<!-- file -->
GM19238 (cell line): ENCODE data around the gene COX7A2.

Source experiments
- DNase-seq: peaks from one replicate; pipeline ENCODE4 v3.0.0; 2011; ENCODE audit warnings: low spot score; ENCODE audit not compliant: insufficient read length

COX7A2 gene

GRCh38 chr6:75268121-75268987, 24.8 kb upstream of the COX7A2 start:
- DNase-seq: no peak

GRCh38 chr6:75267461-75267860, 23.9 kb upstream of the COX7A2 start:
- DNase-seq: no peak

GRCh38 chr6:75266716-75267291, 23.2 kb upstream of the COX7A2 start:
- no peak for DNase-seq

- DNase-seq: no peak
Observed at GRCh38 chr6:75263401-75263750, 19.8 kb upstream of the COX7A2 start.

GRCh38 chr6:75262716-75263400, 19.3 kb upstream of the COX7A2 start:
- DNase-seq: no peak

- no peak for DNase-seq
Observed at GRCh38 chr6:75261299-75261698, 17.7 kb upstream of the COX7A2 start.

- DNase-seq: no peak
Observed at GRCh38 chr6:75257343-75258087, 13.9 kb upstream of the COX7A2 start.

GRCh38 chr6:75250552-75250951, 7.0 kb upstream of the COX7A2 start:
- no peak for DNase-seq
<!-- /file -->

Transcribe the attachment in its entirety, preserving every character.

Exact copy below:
GM19238 (cell line): ENCODE data around the gene COX7A2.

Source experiments
- DNase-seq: peaks from one replicate; pipeline ENCODE4 v3.0.0; 2011; ENCODE audit warnings: low spot score; ENCODE audit not compliant: insufficient read length

COX7A2 gene

GRCh38 chr6:75268121-75268987, 24.8 kb upstream of the COX7A2 start:
- DNase-seq: no peak

GRCh38 chr6:75267461-75267860, 23.9 kb upstream of the COX7A2 start:
- DNase-seq: no peak

GRCh38 chr6:75266716-75267291, 23.2 kb upstream of the COX7A2 start:
- no peak for DNase-seq

- DNase-seq: no peak
Observed at GRCh38 chr6:75263401-75263750, 19.8 kb upstream of the COX7A2 start.

GRCh38 chr6:75262716-75263400, 19.3 kb upstream of the COX7A2 start:
- DNase-seq: no peak

- no peak for DNase-seq
Observed at GRCh38 chr6:75261299-75261698, 17.7 kb upstream of the COX7A2 start.

- DNase-seq: no peak
Observed at GRCh38 chr6:75257343-75258087, 13.9 kb upstream of the COX7A2 start.

GRCh38 chr6:75250552-75250951, 7.0 kb upstream of the COX7A2 start:
- no peak for DNase-seq